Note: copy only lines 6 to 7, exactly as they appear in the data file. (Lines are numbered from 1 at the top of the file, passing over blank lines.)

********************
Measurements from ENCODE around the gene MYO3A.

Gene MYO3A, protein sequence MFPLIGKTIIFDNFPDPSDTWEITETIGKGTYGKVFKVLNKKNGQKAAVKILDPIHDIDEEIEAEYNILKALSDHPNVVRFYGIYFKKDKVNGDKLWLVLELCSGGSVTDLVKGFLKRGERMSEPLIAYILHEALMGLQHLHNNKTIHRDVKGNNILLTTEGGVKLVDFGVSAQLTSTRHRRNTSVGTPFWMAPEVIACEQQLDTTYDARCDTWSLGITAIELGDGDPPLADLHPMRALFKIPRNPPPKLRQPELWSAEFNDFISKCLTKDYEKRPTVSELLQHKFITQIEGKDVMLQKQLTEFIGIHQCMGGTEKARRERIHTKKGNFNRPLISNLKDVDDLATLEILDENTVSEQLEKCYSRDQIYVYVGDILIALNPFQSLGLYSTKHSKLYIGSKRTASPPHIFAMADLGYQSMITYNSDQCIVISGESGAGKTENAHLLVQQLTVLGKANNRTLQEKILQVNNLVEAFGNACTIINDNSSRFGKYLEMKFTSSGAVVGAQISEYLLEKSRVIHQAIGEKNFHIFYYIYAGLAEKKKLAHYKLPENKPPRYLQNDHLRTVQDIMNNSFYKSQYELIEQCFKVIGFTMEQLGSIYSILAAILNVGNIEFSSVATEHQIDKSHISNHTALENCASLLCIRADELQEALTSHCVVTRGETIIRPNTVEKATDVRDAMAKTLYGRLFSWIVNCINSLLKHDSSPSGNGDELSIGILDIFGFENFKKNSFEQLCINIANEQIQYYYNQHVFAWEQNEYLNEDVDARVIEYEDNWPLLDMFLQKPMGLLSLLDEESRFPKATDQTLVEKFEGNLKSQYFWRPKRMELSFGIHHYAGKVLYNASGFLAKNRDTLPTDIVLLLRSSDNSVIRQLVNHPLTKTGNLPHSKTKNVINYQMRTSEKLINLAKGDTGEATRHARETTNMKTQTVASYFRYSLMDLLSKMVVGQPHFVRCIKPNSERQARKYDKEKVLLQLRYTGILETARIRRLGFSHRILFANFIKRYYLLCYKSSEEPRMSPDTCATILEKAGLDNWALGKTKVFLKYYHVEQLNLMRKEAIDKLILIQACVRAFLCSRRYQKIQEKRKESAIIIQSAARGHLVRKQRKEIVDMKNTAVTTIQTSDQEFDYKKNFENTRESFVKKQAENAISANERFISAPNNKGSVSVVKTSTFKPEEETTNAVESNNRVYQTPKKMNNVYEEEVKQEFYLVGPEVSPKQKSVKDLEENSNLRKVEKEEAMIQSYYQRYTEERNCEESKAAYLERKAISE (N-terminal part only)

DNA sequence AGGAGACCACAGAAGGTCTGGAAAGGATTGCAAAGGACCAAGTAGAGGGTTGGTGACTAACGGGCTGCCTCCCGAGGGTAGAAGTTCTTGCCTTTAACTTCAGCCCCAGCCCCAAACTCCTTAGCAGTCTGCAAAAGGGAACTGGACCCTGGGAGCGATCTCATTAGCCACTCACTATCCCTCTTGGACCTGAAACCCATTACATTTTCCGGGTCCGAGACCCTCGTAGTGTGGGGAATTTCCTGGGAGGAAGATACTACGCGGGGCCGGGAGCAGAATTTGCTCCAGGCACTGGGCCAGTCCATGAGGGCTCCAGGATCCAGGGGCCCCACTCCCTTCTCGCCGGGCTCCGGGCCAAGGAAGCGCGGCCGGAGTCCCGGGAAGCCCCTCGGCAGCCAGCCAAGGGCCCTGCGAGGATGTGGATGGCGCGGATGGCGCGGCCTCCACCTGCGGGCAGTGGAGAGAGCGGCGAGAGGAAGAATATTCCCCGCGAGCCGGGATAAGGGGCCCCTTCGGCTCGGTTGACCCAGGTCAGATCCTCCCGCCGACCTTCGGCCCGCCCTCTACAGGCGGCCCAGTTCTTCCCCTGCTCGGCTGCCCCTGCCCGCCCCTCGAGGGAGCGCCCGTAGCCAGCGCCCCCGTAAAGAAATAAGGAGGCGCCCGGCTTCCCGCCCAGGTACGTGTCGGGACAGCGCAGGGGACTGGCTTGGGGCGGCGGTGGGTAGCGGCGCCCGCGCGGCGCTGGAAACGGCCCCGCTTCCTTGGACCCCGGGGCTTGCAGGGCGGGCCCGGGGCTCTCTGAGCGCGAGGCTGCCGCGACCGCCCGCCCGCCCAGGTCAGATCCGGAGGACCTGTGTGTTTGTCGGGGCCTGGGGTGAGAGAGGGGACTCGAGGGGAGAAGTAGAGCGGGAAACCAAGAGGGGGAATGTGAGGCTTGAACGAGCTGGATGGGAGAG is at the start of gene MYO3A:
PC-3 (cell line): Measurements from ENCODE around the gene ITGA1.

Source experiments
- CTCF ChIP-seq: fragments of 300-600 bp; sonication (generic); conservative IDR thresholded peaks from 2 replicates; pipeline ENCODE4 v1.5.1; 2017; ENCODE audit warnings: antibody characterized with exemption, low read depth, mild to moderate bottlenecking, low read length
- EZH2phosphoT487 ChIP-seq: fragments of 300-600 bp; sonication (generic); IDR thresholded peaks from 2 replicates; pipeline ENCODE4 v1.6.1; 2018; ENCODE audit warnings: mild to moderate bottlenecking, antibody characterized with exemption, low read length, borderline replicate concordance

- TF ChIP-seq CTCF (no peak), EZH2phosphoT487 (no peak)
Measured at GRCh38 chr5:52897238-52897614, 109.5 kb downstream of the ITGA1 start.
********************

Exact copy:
- CTCF ChIP-seq: fragments of 300-600 bp; sonication (generic); conservative IDR thresholded peaks from 2 replicates; pipeline ENCODE4 v1.5.1; 2017; ENCODE audit warnings: antibody characterized with exemption, low read depth, mild to moderate bottlenecking, low read length
- EZH2phosphoT487 ChIP-seq: fragments of 300-600 bp; sonication (generic); IDR thresholded peaks from 2 replicates; pipeline ENCODE4 v1.6.1; 2018; ENCODE audit warnings: mild to moderate bottlenecking, antibody characterized with exemption, low read length, borderline replicate concordance